Postby Grizz » Mon May 16, 2011 8:40 pm

gsat wrote:I would like to further add that I am also considering transferring. I would really like to begin my JD degree this year, as I have been out of school for a few years now.


Consider this

vanwinkle wrote:The near-universal response you will get is that you should never attend a school specifically intending to transfer. There are two reasons for this.

The first is that 95% of transfer admissions is your 1L grades, and you can't predict in advance how well you're going to do your 1L year. If you intend to transfer up a tier, you're going to need to do very well your first year, probably top 10% or better. The problem is, everyone is going to be trying to be in the top 10% of their class their first year, and if 100% of the class is trying to be in the top 10%, 90% will be disappointed. And since there's no way to know where you'll do until you actually finish 1L year, you have no way of knowing as a 0L whether you'll be in the top 10% or the disappointed 90% until you actually are.

The second is that transferring schools means you leave behind professors that you built up a reputation with and are starting over. This is why even lateral transfers, which are a lot more possible, are typically regarded as dumb. You're leaving behind all the good things you built up at your first year of school and not gaining any new employment opportunities because you're not transferring upward at all. If you plan on attending school X for a year and then transfer to similarly-ranked school Y, you should've just attended school Y in the first place.

The typical answer you're going to get, if you can't get into school Y, is to take a year, fix whatever is causing you to not get into school Y (retake the LSAT, get more WE, etc.), and reapply. That is, honestly, both easier and better for you than transferring. Transferring is a bitch, do not count on it.

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gsat
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Re: American vs Rutgers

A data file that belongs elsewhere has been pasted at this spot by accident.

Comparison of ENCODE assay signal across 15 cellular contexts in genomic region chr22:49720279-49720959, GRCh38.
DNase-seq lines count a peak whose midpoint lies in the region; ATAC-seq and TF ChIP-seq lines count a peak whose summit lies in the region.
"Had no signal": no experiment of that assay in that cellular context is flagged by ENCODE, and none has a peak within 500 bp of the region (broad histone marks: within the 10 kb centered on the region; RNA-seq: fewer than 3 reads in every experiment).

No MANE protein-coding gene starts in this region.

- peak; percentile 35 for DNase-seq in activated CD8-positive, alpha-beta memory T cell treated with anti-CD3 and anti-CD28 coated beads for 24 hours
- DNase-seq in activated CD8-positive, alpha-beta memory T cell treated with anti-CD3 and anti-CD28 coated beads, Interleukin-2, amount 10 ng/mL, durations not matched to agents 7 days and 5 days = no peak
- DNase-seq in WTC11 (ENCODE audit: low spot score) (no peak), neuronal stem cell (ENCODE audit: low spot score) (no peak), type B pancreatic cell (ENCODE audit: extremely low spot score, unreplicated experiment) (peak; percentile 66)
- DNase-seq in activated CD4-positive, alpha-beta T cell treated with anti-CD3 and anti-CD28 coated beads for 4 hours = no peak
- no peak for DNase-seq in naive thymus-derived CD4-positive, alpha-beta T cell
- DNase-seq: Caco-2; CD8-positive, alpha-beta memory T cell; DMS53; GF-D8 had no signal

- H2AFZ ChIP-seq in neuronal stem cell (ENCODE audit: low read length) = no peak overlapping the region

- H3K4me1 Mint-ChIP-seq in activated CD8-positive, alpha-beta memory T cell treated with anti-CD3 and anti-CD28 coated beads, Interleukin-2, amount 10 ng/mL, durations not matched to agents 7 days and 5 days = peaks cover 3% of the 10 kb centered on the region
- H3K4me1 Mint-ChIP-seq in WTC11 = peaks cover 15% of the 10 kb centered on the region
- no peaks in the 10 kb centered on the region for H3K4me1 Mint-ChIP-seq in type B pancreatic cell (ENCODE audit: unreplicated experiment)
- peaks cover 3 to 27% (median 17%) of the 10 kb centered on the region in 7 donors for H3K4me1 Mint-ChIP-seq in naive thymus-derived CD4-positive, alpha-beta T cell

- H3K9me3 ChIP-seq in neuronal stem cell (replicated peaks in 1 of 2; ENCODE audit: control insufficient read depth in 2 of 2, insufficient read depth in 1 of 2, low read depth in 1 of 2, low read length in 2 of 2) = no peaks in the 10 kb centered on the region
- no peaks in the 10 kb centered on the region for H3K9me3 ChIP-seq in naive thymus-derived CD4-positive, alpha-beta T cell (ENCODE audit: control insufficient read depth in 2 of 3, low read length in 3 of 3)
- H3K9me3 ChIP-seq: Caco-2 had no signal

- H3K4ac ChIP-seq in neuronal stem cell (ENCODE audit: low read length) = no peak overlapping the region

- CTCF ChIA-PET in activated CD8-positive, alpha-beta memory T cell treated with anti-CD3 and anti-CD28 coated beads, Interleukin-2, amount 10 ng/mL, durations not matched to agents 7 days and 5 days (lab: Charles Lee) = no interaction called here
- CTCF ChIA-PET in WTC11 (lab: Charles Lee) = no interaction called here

Postby gsat » Mon May 16, 2011 8:50 pm

rad law wrote:
gsat wrote:I would like to further add that I am also considering transferring. I would really like to begin my JD degree this year, as I have been out of school for a few years now.


Consider this

vanwinkle wrote:The near-universal response you will get is that you should never attend a school specifically intending to transfer. There are two reasons for this.

The first is that 95% of transfer admissions is your 1L grades, and you can't predict in advance how well you're going to do your 1L year. If you intend to transfer up a tier, you're going to need to do very well your first year, probably top 10% or better. The problem is, everyone is going to be trying to be in the top 10% of their class their first year, and if 100% of the class is trying to be in the top 10%, 90% will be disappointed. And since there's no way to know where you'll do until you actually finish 1L year, you have no way of knowing as a 0L whether you'll be in the top 10% or the disappointed 90% until you actually are.

The second is that transferring schools means you leave behind professors that you built up a reputation with and are starting over. This is why even lateral transfers, which are a lot more possible, are typically regarded as dumb. You're leaving behind all the good things you built up at your first year of school and not gaining any new employment opportunities because you're not transferring upward at all. If you plan on attending school X for a year and then transfer to similarly-ranked school Y, you should've just attended school Y in the first place.

The typical answer you're going to get, if you can't get into school Y, is to take a year, fix whatever is causing you to not get into school Y (retake the LSAT, get more WE, etc.), and reapply. That is, honestly, both easier and better for you than transferring. Transferring is a bitch, do not count on it.


Well that is unfortunate...what a bummer!

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dpk711